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Gays face tough road to asylum

Protestors demonstrate in Kenya against Uganda's anti-gay legislation, passed in February Keystone

For people persecuted for their gender identity, getting refugee status in Switzerland is a tall order because of vaguer asylum definitions than elsewhere in Europe. However, sensitivity to the issue is slowly increasing.

Samuel* struggled for years with not being able to buy things in a shop, see a doctor or get social services because of the stigma attached to homosexuality in Tanzania. But when his boyfriend was arrested, he realised he needed to leave his home country for good.

He paid someone to get him to Europe, eventually got on a train, took it to the last stop and ended up in a Swiss city where he found help and applied for asylum. Two years later, he’s still waiting on a decision from the authorities.

John* was publicly outed after he and others at a party in Uganda were rounded up, accused of assembling as homosexuals and formally charged with being idle and disorderly. He served a 40-day prison sentence during which he was raped and beaten. He finally escaped to Switzerland through a wealthy and well-connected contact.

Ifaenyi Orazulike is a gay activist who has travelled to Geneva from his home country of Nigeria for Thursday’s adoption of Nigeria’s Universal Periodic Review (UPU) by the United Nations Human Rights Council.

He says Switzerland isn’t really seen as a desirable place to seek asylum for Nigerian lesbian, gay, bisexual and transgender (LGBT) people because it is more conservative than other places and the asylum process is “too difficult”. Plus, he says the language barrier is more of a challenge than elsewhere.

Unknown number

There’s no way to know exactly how many people have sought asylum in Switzerland for the same reason as Samuel and John because, as the Federal Migration Office told, it only keeps regular statistics on general details like asylum seekers’ ages, genders and nationalities.

But the office’s Sibylle Siegwart estimates that asylum requests on the grounds of gender identity have generally increased over the past few years.

In his own attempt to quantify the number of LGBT asylum seekers in Switzerland, lawyer Martin Bertschi counted 90 such cases between 1993 and 2007. He estimated that only four of them got asylum.

Queer Amnesty, a division of Amnesty International, estimates a similar number have got refugee status out of the 60 or so LGBT asylum seekers it has worked with since November 2009.

“For several years now, homosexuals have been treated as a particular social group in the migration office’s asylum practice,” Siegwart says, explaining that asylum cases on the grounds of homosexuality fall into the category of persecution as a member of a specific social circle.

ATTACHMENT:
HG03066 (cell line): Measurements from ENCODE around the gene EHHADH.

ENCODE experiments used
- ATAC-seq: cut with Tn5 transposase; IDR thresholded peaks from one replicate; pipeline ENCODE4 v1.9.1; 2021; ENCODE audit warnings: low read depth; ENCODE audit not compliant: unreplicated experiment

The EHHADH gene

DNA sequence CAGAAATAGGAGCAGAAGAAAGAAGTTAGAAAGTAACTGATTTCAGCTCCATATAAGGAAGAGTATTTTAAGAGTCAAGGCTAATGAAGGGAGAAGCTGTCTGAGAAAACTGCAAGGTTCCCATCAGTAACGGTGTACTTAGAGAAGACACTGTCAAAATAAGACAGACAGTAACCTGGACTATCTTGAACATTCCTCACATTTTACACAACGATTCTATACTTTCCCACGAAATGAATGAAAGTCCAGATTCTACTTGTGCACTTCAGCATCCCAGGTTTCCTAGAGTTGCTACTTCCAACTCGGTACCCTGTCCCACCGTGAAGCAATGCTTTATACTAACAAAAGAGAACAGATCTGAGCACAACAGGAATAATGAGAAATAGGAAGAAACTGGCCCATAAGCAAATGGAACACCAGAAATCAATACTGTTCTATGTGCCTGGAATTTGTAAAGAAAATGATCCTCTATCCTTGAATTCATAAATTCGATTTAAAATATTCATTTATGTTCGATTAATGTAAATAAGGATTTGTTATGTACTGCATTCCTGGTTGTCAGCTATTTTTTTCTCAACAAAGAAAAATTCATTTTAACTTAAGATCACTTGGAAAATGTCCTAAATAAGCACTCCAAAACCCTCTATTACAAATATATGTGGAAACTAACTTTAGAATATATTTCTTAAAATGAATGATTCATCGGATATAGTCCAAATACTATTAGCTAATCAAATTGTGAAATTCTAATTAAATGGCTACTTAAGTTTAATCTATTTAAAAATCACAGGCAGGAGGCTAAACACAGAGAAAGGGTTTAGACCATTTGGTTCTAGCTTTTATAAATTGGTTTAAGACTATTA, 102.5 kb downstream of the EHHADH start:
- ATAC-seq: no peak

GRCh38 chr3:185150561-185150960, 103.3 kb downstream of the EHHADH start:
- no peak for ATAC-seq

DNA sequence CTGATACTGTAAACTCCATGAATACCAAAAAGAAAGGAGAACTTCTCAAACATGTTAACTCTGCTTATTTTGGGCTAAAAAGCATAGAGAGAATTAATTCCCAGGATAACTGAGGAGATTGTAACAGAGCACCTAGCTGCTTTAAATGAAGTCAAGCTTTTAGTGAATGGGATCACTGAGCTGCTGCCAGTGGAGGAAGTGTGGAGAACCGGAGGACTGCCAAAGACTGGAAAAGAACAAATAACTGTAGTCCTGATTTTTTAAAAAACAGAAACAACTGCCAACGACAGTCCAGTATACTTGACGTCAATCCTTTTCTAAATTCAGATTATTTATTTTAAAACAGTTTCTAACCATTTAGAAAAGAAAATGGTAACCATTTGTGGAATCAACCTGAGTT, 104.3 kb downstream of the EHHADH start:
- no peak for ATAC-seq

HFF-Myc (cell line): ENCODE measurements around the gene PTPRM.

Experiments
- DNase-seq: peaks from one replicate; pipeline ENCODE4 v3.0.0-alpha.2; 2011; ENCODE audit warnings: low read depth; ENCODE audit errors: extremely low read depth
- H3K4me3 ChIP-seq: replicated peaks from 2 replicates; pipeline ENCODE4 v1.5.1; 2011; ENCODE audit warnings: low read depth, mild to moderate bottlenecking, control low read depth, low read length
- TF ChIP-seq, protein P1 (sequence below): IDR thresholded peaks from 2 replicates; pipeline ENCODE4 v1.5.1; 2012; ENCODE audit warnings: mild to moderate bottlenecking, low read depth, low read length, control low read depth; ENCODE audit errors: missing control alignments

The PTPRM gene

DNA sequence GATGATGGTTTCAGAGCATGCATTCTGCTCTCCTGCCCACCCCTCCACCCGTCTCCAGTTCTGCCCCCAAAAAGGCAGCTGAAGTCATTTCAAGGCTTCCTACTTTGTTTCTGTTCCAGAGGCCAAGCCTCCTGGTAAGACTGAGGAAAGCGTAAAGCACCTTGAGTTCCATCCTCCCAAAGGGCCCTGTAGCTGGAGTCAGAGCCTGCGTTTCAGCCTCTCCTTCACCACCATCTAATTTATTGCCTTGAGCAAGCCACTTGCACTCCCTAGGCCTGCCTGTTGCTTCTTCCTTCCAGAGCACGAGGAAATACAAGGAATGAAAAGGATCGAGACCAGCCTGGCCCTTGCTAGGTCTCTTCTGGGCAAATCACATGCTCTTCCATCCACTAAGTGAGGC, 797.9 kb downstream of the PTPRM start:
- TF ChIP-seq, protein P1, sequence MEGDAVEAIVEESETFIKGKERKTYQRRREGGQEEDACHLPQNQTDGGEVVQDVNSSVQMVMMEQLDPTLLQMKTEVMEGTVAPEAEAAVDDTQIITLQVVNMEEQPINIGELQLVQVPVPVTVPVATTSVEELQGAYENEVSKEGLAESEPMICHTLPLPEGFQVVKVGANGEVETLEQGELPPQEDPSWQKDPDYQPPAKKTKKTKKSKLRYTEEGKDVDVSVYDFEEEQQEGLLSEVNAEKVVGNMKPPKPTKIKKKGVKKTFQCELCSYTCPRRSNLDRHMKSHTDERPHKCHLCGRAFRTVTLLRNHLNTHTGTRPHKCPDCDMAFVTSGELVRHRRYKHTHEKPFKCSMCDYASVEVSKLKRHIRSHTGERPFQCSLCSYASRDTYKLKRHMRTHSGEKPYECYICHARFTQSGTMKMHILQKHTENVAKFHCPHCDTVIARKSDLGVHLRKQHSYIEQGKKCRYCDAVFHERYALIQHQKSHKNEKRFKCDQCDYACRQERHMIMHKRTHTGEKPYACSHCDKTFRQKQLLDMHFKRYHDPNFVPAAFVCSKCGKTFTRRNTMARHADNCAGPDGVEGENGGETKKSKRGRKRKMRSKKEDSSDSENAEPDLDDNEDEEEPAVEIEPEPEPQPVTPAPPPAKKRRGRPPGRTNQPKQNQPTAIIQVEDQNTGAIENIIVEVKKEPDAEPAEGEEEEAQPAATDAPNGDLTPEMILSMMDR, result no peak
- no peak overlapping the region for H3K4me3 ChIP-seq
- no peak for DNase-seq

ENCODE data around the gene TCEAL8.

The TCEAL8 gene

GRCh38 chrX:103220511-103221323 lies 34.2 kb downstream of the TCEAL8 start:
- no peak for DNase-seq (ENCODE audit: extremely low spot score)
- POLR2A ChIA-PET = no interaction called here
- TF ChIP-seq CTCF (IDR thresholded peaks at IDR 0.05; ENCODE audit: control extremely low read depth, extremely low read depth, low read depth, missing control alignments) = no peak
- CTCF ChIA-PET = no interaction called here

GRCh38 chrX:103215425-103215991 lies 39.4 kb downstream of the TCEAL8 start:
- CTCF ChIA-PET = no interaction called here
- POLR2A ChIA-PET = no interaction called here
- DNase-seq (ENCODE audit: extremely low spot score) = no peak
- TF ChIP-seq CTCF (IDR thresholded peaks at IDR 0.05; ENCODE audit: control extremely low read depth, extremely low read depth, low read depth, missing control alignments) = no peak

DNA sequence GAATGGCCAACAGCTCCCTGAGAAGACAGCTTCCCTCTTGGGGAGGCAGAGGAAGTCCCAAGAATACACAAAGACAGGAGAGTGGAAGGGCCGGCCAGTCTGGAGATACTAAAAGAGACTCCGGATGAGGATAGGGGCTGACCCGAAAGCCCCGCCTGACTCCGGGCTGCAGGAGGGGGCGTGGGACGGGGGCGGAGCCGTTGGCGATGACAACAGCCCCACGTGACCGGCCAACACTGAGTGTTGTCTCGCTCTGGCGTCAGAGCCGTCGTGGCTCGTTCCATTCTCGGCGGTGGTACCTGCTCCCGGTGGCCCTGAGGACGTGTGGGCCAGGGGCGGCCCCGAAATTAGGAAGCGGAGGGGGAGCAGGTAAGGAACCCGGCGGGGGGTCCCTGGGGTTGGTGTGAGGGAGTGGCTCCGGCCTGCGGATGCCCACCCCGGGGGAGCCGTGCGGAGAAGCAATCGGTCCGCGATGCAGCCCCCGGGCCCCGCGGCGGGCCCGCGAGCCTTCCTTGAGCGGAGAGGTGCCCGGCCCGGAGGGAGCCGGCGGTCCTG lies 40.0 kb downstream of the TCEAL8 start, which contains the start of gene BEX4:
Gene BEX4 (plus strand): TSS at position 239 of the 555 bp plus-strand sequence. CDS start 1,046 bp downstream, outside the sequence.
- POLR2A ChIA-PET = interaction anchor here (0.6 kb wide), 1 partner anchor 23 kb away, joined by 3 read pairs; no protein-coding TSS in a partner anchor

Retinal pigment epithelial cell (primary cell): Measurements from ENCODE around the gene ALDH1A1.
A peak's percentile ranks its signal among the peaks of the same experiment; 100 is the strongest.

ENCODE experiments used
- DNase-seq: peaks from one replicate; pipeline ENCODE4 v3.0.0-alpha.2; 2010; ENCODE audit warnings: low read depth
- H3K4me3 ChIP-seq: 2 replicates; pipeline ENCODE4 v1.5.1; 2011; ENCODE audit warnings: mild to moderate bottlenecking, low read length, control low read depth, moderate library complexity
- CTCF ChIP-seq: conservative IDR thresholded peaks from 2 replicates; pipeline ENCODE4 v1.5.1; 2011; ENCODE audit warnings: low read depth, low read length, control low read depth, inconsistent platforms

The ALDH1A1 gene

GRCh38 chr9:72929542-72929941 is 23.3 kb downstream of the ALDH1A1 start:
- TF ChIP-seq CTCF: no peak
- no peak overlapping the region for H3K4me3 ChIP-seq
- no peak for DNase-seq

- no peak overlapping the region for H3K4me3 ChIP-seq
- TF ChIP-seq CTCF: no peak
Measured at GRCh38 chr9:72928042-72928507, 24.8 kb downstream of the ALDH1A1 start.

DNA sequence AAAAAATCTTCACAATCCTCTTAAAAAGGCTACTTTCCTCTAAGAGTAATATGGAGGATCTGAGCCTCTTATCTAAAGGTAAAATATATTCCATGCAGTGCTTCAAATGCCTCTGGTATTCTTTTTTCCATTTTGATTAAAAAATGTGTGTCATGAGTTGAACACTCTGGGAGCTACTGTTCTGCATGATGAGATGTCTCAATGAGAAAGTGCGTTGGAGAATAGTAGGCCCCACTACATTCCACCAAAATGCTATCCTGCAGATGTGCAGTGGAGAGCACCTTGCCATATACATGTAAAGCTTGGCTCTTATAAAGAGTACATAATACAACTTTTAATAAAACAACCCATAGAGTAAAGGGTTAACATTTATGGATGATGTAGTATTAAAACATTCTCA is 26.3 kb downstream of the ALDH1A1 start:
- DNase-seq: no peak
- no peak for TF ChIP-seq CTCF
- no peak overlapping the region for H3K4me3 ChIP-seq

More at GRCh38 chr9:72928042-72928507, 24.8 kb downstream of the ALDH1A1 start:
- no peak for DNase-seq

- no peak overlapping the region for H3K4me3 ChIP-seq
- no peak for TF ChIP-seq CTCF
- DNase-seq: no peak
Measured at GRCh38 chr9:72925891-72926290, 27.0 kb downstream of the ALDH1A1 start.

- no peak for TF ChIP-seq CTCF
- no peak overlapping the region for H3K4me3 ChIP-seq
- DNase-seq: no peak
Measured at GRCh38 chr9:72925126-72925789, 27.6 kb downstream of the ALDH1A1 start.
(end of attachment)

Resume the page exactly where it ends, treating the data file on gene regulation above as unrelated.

Asylum for LGBT people will continue to be a necessary option until basic rights can be secured in places like Nigeria and Malaysia, which will also finalise its Universal Periodic Review (UPU) before the UN Human Rights Council on March 20. While they ratified other UPU recommendations related to other issues, neither country accepted any suggestions related to LGBT rights.

Ifaenyi Orazulike points out that people tend to forget certain parts of the picture for LGBT asylum seekers, such as the fact that asylum isn’t centred on the West; African countries like South Africa take in many such asylum seekers as well.

Thilaga Sulathireh, a Malaysian activist who also travelled to Geneva for her country’s UPU, says she and fellow activists aren’t asking for much, and the Western agenda can complicate their message.

“LGBT issues are often painted as a Western issue of same-sex marriage, and there’s an assumption that everyone is asking for gay marriage,” she says. “We as LGBT human rights activists are lowering our standard by just asking that our basic rights [of freedom of speech, assembly and association] be protected, but authorities can’t even provide us this very low standard of human rights.”

Swiss situation

For Denise Graf, a refugee coordinator for the Swiss division of Amnesty International, that broad-brush categorisation doesn’t go far enough to protect LGBT asylum seekers.

“Since women’s issues were specifically added to Swiss asylum law [15 years ago] as a formal ground for asylum, we have had more positive decisions for things like genital mutilation, family problems, forced marriage or abuse. There’s more sensitivity there,” she says.

“We hoped that if the law was adjusted similarly [to mention LGBT people specifically], the same thing would happen in that category.”

Graf points out that “many countries in Europe have a more generous practice” than Switzerland when it comes to asylum for LGBT people, citing the example of an asylum seeker who ended up in Spain through the Europe-wide Dublin asylum accord. That person got asylum in Spain but probably wouldn’t have in Switzerland, she says.